- Glen (Xapity)
Moving PowerShell Scripts Between Environments
Moving Xapity PowerShell Activity scripts between environments or instances of Microsoft Service Manager (SCSM) is fully supported. This post will outline the steps involved in exporting the scripts and then importing them to the new environment.
This process is based on the Import Connector that is built into Service Manager. Refer to this Technet article for more information: About Importing Data from Comma-Separated Files into Service Manager.
A lot of organisations use Dev, Test, Pre-prod environments to do development work and test before introducing new elements into the Production environment.
To facilitate developing scripts and templates in a lower environment and then migrating them to the production environment Xapity PowerShell Scripts were designed to be portable between environments.
We used a custom SrciptKey property as the key for any referencing in Xapity PowerShell Activity and by keeping this the same in both environments the PowerShell Scripts link up to the PowerShell Activities.
Step 1: Export the Scripts from the lower environment to CSV file
The first step is to export the PowerShell Scripts from the lower Service Manager instance. This is done by defining the class for scripts Xapity.PowershellActivity.Script and then using Get-SCSMObject to collect them into a variable.
Using Export-CSV will produce a CSV file with a header row, but the Import Connector wants a CSV file without a header, so I have used ConvertTo-CSV and then skip the first row to get a file without a header. I have included both options in the code below.
The select order is also important. As the CSV file does not have a header, the Import Connector assumes that the columns match the order in the format XML file.
# Import Smlets Module
Import-module -name Smlets
# Get the Service Requests Class
$PowerShellClass = Get-SCSMClass -Name Xapity.PowershellActivity.Script$
# Get All PowerShell Scripts
$AllScripts = Get-SCSMObject -Class $PowerShellClass
$FileLocation = "C:\PowerShellSciptsExport.csv"
#Choose one of the options and Delete the other:
#Option 1: Export PowerShell Scripts With no Header Row
$AllScripts | Select Id, DisplayName, ScriptGuid, ScriptBody, ScriptEnabled, ScriptTitle, Notes, RunAsEnabled, RunAsDescription, RunAsUserName, RunAsDomain, RunAsPassword, PSCredEnabled, PSCredDescription, PSCredUserName, PSCredDomain, PSCredPassword, SeperateProcess | ConvertTo-Csv -NoTypeInformation | select -Skip 1 | Set-Content $FileLocation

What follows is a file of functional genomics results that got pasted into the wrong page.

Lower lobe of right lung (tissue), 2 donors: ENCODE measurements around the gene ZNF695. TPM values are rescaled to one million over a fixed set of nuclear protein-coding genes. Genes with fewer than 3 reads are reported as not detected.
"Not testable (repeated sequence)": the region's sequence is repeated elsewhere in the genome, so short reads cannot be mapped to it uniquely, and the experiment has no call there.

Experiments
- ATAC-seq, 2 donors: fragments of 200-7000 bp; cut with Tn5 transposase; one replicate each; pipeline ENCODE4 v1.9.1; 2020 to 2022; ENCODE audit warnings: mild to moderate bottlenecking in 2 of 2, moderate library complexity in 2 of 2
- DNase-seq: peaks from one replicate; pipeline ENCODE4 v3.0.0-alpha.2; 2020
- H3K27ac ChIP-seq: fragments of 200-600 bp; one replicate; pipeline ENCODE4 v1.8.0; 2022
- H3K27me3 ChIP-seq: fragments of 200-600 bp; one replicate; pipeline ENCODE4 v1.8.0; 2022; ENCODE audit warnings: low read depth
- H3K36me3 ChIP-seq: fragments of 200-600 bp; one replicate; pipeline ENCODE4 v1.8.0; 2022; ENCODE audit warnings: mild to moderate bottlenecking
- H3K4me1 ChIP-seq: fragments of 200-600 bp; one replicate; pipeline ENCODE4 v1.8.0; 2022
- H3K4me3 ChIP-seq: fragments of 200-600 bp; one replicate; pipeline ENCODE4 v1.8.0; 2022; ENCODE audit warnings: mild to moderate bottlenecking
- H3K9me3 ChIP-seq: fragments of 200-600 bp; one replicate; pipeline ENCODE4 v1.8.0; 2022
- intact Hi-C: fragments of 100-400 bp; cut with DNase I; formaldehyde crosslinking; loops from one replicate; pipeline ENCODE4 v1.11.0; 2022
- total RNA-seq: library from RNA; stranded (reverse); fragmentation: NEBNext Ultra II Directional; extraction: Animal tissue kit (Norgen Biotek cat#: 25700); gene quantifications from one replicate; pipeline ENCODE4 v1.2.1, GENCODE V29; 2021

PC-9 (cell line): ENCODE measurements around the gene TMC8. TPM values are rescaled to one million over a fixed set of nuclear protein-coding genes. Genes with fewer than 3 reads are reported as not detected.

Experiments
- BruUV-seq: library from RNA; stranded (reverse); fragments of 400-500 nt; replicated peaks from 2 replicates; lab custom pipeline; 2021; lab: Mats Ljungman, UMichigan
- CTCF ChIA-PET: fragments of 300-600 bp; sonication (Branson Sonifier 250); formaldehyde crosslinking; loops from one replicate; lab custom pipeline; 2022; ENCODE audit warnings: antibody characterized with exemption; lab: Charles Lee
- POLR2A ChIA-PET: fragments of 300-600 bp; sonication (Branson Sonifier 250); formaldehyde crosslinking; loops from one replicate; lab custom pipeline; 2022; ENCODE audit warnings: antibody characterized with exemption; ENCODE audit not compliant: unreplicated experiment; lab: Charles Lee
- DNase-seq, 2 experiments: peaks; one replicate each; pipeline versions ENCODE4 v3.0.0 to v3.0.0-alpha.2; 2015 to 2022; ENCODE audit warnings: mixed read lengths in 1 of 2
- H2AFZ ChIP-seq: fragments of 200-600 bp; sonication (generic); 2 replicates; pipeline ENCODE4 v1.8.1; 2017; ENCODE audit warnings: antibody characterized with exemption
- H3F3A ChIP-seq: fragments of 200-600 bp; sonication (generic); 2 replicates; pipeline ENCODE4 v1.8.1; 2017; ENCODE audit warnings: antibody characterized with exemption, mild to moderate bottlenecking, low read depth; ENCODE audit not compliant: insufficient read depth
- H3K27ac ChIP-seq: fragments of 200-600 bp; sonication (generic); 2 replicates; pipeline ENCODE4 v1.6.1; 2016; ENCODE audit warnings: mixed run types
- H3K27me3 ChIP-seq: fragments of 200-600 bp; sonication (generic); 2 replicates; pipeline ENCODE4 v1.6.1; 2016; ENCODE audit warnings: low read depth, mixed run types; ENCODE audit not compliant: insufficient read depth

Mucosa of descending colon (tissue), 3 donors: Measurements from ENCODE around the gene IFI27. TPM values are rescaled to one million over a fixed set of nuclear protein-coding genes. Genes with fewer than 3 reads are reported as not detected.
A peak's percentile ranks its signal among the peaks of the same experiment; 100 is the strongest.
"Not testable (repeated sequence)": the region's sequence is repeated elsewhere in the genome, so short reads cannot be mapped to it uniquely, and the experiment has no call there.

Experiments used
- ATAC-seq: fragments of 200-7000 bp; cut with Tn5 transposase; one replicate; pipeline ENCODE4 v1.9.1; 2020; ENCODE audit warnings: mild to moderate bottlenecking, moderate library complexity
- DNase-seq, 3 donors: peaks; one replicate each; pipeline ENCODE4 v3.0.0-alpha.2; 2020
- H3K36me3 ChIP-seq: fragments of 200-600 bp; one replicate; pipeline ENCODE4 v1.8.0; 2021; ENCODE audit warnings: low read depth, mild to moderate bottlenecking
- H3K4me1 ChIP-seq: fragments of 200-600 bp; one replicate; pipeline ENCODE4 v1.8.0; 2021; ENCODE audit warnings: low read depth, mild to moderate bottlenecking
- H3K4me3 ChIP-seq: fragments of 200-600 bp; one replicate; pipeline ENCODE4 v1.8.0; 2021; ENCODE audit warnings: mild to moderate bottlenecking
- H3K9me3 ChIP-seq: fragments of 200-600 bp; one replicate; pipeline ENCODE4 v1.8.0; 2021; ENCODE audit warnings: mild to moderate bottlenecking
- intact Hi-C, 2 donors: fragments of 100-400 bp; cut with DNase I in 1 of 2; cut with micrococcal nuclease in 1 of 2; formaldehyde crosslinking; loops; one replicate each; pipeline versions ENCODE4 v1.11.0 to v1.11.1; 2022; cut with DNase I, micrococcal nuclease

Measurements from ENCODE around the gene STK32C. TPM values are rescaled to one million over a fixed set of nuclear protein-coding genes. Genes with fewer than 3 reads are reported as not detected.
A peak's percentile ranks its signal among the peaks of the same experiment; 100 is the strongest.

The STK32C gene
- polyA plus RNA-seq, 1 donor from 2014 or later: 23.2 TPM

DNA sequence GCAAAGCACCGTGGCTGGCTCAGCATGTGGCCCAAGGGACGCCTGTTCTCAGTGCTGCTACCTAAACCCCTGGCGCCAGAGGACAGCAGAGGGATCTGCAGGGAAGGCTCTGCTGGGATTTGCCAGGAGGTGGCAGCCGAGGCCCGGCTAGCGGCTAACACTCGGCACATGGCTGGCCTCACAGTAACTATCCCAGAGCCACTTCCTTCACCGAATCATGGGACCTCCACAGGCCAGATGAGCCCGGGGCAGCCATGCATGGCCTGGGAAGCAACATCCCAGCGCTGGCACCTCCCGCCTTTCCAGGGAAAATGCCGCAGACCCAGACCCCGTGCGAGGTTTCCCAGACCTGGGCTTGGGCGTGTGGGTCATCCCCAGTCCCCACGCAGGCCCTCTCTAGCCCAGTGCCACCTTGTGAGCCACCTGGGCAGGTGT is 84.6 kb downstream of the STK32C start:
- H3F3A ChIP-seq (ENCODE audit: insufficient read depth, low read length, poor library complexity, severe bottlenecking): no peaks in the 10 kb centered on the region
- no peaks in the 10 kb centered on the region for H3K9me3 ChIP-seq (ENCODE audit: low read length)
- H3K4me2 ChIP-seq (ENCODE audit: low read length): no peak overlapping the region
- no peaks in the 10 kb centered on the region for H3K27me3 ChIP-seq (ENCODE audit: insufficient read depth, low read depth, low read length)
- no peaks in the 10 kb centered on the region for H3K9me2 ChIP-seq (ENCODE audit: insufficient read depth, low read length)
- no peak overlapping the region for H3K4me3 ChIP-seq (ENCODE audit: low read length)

#Option 2: Export PowerShell Scripts With Header Row
$AllScripts | Select Id, DisplayName, ScriptGuid, ScriptBody, ScriptEnabled, ScriptTitle, Notes, RunAsEnabled, RunAsDescription, RunAsUserName, RunAsDomain, RunAsPassword, PSCredEnabled, PSCredDescription, PSCredUserName, PSCredDomain, PSCredPassword, SeperateProcess | Export-csv $FileLocation -NoTypeInformation
This could also target just one Script:
$AllScripts = Get-SCSMObject -Class $PowerShellClass -filter "ID -eq PS10"
Step 2: Prepare the Format XML File
The Import Connector uses two files, a data file (CSV file without a header row) and a XML format file. The format file defines the columns used in the data file and as the internal property names.
To import the PowerShell Scripts we can use the following format file.
<?xml version="1.0" encoding="utf-8"?>
<Property ID="Id" />
<Property ID="DisplayName" />
<Property ID="ScriptGuid" />
<Property ID="ScriptBody" />
<Property ID="ScriptEnabled" />
<Property ID="ScriptTitle" />
<Property ID="Notes" />
<Property ID="RunAsEnabled" />
<Property ID="RunAsDescription" />
<Property ID="RunAsUserName" />
<Property ID="RunAsDomain" />
<Property ID="RunAsPassword" />
<Property ID="PSCredEnabled" />
<Property ID="PSCredDescription" />
<Property ID="PSCredUserName" />
<Property ID="PSCredDomain" />
<Property ID="PSCredPassword" />
<Property ID="SeperateProcess" />
Step 3: Prepare the Data File
The data file cannot contain a header row and it should be removed if it exists.
When moving between environments, the Run As and PS Credentials should be changed if the lower environment is a different domain to the Production instance.
PowerShell Activities have an ID field eg PS34 which does not need to be unique (we use the Script Key for uniqueness) and thus during the import process it is possible to create two PowerShell activities with the same PowerShell ID. If this will cause a problem, edit the PS ID values in the data file before importing them so there is no clash of IDs.
Step 4: Import Scripts in Production Environment using Import CSV Connector
The data file and the format file have to have the same name, with just the extension CSV and XML being different.
The import process supports updating existing PowerShell scripts as well as creating new Scripts ie updating a script in the lower environment and re-importing it will update the script in the Production instance.
From the Service Manager admin console navigate to Administration\Connectors and choose the task Import from CSV file. Select the format file and data file and then Import.